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Resolution of Generic Safety Issues: Issue 61: SRV Line Break Inside the BWR Wetwell Airspace of Mark I and II Containments (Rev. 2) ( NUREG-0933, Main Report with Supplements 1–35 )


Historical Background

The SRVs of a BWR plant provide protection against overpressurization of the reactor primary system. During normal operation, the SRVs which are mounted in the main steam lines open on high pressure permitting steam to escape from the reactor vessel. SRV discharge lines carry the steam through the drywell, into the wetwell, and discharge into the suppression pool thus condensing the steam. Failure to condense the steam would eventually lead to rupture of the containment boundary and possibly loss of reactor coolant inventory.

This issue postulates a break in the SRV discharge line in the wetwell airspace above the suppression pool of Mark I and II plants. Coupled with the line break is a failure of the relief valve to close after its actuation in response to the transient. The relief valve must be postulated to remain open for a significant amount of steam to escape, bypass the pool, and threaten overpressurization of the containment vessel with rupture in approximately ten minutes. This issue was identified as a potential generic safety issue at the April 29, 1982 meeting of the ACRS Subcommittee on Hydrodynamics and was formally proposed as a generic safety issue by GIB on August 20, 1982.

Safety Significance

The scenario described above would result in a direct release of reactor coolant and effluents to the environment. If major core damage or core-melt were to occur, either as a result of the above event or as an independent event, large off-site releases of radioactivity would be experienced.

Possible Solutions

The three possible solutions postulated are as follows:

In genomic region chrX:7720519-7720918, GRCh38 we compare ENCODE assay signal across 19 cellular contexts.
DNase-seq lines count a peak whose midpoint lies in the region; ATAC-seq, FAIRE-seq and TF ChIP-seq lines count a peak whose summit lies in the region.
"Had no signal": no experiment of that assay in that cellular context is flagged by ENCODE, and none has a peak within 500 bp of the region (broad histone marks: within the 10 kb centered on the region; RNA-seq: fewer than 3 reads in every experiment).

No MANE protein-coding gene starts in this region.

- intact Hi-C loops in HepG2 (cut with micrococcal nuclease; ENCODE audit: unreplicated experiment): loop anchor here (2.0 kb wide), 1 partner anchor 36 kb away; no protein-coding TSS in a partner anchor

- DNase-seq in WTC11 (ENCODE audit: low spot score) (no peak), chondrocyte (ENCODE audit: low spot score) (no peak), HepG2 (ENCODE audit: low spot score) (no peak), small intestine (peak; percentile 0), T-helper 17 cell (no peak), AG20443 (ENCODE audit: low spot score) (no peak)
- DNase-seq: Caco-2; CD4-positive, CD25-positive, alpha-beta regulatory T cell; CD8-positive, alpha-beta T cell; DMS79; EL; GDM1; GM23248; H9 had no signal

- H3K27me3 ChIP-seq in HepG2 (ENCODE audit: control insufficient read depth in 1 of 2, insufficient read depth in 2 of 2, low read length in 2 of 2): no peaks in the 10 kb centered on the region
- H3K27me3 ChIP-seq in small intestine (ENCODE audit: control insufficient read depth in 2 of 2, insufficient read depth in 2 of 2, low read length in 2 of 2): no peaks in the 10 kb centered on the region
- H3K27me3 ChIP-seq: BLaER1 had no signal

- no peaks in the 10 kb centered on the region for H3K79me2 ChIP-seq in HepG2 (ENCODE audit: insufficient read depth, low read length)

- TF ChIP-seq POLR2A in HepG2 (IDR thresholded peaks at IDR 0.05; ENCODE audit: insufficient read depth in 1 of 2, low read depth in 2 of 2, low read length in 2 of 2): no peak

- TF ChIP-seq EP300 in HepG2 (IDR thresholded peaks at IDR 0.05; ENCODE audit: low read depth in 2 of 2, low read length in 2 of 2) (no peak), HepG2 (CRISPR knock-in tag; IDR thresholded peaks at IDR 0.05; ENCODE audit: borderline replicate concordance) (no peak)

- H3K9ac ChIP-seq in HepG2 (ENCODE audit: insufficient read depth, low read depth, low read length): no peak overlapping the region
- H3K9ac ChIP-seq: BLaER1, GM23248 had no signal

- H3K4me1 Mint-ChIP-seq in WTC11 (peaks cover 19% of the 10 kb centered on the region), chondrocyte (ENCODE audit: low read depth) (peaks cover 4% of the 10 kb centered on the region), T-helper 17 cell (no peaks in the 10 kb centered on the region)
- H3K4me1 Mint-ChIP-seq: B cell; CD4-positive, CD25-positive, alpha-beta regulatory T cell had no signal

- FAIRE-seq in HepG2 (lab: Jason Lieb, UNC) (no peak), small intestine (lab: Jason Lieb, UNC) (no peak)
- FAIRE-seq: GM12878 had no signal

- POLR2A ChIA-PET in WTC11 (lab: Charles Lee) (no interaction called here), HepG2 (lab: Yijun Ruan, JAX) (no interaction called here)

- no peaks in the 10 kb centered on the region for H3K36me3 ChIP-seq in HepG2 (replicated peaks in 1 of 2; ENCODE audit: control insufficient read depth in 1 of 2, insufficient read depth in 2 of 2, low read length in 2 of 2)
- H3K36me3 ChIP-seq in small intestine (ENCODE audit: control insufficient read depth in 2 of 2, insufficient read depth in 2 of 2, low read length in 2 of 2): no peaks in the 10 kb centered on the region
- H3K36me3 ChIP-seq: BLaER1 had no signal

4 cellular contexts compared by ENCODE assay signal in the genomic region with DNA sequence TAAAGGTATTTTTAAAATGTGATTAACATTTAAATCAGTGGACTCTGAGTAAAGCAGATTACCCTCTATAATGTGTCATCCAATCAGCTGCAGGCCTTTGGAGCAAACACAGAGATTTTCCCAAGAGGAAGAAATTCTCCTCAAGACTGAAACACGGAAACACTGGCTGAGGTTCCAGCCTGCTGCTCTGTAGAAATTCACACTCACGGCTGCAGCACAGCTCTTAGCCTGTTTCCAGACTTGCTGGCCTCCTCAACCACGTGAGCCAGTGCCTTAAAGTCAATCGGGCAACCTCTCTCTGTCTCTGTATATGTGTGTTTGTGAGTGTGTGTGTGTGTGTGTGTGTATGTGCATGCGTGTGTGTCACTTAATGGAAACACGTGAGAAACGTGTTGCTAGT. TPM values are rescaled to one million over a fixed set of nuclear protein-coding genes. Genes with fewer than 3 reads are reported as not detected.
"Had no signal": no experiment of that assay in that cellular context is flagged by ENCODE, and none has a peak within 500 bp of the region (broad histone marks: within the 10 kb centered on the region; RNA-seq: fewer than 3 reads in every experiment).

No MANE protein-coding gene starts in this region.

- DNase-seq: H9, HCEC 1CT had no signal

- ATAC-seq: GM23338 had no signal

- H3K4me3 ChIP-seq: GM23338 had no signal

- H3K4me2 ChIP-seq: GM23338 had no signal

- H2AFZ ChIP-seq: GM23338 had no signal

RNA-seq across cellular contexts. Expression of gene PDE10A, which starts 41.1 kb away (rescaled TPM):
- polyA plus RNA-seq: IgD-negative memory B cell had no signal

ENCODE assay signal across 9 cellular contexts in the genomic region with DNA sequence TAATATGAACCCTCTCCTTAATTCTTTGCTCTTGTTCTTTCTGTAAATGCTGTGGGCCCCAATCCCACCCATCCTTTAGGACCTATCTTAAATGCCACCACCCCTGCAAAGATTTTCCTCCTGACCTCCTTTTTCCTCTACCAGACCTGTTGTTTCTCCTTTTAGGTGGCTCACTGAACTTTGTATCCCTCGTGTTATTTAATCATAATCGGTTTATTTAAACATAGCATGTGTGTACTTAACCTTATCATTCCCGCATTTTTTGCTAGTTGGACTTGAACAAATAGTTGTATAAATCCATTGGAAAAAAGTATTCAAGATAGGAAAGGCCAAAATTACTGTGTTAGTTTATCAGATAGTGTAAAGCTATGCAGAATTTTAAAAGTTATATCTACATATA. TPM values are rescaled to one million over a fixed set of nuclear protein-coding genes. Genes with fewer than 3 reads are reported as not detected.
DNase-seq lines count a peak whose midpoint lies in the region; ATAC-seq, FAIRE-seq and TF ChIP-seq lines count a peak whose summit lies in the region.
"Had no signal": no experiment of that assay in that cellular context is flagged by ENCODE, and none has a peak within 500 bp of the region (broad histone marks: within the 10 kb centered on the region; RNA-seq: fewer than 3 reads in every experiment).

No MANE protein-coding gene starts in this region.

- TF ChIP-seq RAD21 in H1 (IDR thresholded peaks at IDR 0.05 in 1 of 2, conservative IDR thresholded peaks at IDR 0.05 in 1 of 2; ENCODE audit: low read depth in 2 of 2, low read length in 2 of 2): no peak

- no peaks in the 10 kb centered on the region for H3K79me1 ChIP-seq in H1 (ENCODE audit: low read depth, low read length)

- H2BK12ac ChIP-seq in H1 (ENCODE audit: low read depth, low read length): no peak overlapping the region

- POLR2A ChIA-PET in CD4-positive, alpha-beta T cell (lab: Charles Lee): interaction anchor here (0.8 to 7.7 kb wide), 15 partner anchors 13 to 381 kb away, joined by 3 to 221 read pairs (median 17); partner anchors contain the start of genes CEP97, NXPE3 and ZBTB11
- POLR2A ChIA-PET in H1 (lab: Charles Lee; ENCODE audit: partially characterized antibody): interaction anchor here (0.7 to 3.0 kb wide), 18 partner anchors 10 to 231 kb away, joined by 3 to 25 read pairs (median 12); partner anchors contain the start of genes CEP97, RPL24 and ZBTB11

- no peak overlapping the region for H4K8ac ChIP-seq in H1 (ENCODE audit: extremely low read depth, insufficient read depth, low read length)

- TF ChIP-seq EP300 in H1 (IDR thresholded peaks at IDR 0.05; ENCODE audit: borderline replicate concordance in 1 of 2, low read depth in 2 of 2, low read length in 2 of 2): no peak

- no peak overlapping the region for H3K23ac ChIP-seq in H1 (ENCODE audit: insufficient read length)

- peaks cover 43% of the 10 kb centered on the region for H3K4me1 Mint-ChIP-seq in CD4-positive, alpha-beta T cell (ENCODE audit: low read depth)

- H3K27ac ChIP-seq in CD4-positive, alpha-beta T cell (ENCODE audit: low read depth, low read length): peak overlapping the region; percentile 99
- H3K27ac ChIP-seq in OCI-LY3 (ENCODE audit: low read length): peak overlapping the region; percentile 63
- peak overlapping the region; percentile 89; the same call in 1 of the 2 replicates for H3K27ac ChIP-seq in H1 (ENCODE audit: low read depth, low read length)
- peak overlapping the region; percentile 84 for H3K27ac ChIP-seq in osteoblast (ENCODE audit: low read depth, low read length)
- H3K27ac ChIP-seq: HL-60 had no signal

1. Reduce the probability of containment failure* for the stuck open SRV with discharge line failure in the wetwell air space by the automation of the Containment Spray System (CSS).

2. Reduce the probability of containment failure* for the stuck open SRV with discharge line failure in the wetwell air space by increased inspection of the discharge lines in the wetwell air space.

* For the purpose of analysis of this issue, overpressure failure of the BWR Mark I and II containments was assumed to result in a core-melt event through loss of the suppression pool. Containment failure for normal SRV discharges to the pool are not assumed as these loads provide only one component of the combined loads (SRV, LOCA, and Seismic) for which the containment (wetwell) is designed.

3. Reduce the probability of containment failure* for the stuck open SRV with discharge line failure in the wetwell air space by installation of guard pipes around the SRV discharge lines in the wetwell air space.


Technical analysis of the first prospective solution for this issue was performed by PNL and is documented in NUREG/CR-2800.64 Elements of the PNL analysis were used by the NRC staff to include the other two prospective solutions.

The issue is a generic concern but is limited to BWR reactors using the Mark I or Mark II containments. Using the data base in Appendix C of NUREG/CR-2800,64 the issue was assumed to be applicable to 24 plants with Mark I containments (22 operating and 2 yet to be licensed for full power) and 10 plants with Mark II containments (2 operating and 8 yet to be licensed for full power).

Frequency/Consequence Estimate

Solution 1 - Automate Containment Spray

The PNL analysis of the issue made use of a risk assessment performed by BNL.295 The BNL risk assessment identified a series of new accident sequences which had not previously been considered in BWR risk assessments. The series of events were described as T•P•D•Z, T•P•D•(1-Z), and T•P•D•(1-Z)•W where: